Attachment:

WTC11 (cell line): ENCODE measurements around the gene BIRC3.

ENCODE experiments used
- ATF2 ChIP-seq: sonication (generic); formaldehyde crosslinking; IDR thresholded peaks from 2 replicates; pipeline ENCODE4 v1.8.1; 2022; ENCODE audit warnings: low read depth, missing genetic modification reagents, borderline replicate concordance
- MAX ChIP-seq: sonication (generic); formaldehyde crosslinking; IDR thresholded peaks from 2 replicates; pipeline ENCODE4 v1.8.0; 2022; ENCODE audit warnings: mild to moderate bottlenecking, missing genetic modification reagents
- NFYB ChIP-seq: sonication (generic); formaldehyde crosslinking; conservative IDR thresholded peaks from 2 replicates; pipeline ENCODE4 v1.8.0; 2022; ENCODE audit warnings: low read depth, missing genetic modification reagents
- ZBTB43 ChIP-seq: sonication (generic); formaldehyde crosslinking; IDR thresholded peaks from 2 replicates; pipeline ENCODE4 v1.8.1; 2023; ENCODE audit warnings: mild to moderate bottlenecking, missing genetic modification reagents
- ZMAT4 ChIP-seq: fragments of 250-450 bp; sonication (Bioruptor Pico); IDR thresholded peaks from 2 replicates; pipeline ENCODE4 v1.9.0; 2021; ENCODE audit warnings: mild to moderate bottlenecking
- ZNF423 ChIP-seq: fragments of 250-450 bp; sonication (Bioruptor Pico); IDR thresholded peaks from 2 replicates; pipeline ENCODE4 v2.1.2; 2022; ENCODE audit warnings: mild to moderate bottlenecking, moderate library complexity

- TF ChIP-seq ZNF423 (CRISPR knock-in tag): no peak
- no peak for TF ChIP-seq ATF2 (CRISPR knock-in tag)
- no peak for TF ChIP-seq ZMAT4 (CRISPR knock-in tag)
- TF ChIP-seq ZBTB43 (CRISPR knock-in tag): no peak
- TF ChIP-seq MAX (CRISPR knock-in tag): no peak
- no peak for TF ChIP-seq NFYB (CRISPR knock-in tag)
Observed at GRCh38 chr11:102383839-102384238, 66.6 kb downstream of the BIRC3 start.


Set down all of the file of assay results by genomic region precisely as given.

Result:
WTC11 (cell line): ENCODE measurements around the gene BIRC3.

ENCODE experiments used
- ATF2 ChIP-seq: sonication (generic); formaldehyde crosslinking; IDR thresholded peaks from 2 replicates; pipeline ENCODE4 v1.8.1; 2022; ENCODE audit warnings: low read depth, missing genetic modification reagents, borderline replicate concordance
- MAX ChIP-seq: sonication (generic); formaldehyde crosslinking; IDR thresholded peaks from 2 replicates; pipeline ENCODE4 v1.8.0; 2022; ENCODE audit warnings: mild to moderate bottlenecking, missing genetic modification reagents
- NFYB ChIP-seq: sonication (generic); formaldehyde crosslinking; conservative IDR thresholded peaks from 2 replicates; pipeline ENCODE4 v1.8.0; 2022; ENCODE audit warnings: low read depth, missing genetic modification reagents
- ZBTB43 ChIP-seq: sonication (generic); formaldehyde crosslinking; IDR thresholded peaks from 2 replicates; pipeline ENCODE4 v1.8.1; 2023; ENCODE audit warnings: mild to moderate bottlenecking, missing genetic modification reagents
- ZMAT4 ChIP-seq: fragments of 250-450 bp; sonication (Bioruptor Pico); IDR thresholded peaks from 2 replicates; pipeline ENCODE4 v1.9.0; 2021; ENCODE audit warnings: mild to moderate bottlenecking
- ZNF423 ChIP-seq: fragments of 250-450 bp; sonication (Bioruptor Pico); IDR thresholded peaks from 2 replicates; pipeline ENCODE4 v2.1.2; 2022; ENCODE audit warnings: mild to moderate bottlenecking, moderate library complexity

- TF ChIP-seq ZNF423 (CRISPR knock-in tag): no peak
- no peak for TF ChIP-seq ATF2 (CRISPR knock-in tag)
- no peak for TF ChIP-seq ZMAT4 (CRISPR knock-in tag)
- TF ChIP-seq ZBTB43 (CRISPR knock-in tag): no peak
- TF ChIP-seq MAX (CRISPR knock-in tag): no peak
- no peak for TF ChIP-seq NFYB (CRISPR knock-in tag)
Observed at GRCh38 chr11:102383839-102384238, 66.6 kb downstream of the BIRC3 start.